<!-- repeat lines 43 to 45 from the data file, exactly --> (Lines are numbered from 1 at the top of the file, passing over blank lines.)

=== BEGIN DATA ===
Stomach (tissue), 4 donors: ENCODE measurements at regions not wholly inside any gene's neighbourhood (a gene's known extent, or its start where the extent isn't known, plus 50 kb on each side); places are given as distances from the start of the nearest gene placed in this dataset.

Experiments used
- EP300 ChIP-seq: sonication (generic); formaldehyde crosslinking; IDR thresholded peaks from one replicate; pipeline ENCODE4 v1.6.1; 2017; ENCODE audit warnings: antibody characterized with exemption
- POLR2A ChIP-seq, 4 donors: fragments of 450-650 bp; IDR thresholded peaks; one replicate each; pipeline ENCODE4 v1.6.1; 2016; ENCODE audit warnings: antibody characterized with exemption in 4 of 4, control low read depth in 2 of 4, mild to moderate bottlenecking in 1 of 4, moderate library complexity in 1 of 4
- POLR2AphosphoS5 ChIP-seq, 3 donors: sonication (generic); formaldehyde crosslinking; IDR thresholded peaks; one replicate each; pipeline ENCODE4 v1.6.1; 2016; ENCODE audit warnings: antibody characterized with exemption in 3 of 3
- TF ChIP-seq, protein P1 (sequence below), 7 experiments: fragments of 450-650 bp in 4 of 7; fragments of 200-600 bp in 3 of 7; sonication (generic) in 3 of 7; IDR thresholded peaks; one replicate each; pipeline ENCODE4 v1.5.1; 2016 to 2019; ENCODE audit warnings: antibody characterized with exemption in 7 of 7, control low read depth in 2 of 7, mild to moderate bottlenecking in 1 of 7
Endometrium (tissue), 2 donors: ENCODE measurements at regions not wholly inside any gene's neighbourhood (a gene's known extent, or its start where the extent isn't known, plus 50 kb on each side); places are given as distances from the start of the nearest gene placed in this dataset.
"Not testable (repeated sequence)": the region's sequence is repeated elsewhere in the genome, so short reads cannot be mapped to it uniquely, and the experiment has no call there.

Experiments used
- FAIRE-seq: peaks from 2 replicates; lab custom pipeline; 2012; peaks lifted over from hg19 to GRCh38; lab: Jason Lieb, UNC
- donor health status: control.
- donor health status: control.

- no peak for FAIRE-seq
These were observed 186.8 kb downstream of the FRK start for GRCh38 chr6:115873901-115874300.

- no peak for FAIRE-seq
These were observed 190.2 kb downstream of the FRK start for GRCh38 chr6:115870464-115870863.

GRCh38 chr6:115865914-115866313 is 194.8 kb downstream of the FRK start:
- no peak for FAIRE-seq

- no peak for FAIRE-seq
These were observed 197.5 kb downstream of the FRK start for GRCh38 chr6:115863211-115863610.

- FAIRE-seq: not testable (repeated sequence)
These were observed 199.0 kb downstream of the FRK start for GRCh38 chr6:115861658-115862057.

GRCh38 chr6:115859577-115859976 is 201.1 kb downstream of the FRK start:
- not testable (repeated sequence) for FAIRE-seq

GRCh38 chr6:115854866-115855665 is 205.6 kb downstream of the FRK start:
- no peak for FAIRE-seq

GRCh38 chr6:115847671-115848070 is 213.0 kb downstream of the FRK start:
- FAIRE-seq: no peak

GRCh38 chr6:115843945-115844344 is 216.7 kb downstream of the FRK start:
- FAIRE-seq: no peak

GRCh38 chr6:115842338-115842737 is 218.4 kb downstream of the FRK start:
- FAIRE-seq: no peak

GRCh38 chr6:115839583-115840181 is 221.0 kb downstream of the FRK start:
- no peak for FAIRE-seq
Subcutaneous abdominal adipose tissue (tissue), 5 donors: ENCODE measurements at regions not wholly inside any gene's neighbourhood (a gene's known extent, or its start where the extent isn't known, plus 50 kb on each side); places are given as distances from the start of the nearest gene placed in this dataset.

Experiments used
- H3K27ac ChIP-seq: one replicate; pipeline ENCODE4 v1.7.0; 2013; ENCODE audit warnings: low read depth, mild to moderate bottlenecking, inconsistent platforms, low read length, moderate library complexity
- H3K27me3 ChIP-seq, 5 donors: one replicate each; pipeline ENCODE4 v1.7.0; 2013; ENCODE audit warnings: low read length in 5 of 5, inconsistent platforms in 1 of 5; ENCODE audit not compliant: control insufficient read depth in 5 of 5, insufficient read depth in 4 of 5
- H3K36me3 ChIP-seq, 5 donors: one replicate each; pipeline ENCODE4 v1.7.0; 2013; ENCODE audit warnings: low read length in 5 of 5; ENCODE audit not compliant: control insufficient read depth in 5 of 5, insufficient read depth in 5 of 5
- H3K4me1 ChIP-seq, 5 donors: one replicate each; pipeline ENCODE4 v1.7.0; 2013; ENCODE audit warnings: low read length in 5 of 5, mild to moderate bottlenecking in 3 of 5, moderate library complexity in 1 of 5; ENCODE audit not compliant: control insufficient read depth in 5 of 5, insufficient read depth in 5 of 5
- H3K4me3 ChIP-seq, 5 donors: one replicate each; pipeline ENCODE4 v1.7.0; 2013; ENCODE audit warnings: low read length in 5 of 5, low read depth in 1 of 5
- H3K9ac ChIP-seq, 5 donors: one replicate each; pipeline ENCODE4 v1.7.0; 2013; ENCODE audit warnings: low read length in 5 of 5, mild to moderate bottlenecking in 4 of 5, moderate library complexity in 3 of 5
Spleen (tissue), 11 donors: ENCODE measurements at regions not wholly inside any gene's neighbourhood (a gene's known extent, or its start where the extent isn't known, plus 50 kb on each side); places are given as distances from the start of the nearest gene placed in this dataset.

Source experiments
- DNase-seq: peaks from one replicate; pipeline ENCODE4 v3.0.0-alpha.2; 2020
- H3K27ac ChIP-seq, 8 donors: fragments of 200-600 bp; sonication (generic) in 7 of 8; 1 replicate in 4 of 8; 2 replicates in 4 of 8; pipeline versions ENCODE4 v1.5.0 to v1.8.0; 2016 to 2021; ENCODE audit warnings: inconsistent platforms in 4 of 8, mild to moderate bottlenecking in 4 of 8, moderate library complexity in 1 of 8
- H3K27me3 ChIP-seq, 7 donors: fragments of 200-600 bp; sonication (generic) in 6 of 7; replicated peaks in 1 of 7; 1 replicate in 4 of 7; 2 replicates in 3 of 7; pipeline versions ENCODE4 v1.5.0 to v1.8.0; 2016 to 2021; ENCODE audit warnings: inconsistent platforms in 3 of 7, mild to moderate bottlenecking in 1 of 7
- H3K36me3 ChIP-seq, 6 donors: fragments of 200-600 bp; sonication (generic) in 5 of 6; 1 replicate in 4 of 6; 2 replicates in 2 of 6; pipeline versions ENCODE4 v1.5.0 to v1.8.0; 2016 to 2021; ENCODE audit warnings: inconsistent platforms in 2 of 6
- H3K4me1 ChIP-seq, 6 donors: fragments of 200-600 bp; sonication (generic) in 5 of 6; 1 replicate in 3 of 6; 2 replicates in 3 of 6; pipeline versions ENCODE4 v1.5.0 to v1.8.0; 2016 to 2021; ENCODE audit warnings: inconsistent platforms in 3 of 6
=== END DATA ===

Spleen (tissue), 11 donors: ENCODE measurements at regions not wholly inside any gene's neighbourhood (a gene's known extent, or its start where the extent isn't known, plus 50 kb on each side); places are given as distances from the start of the nearest gene placed in this dataset.

Source experiments
- DNase-seq: peaks from one replicate; pipeline ENCODE4 v3.0.0-alpha.2; 2020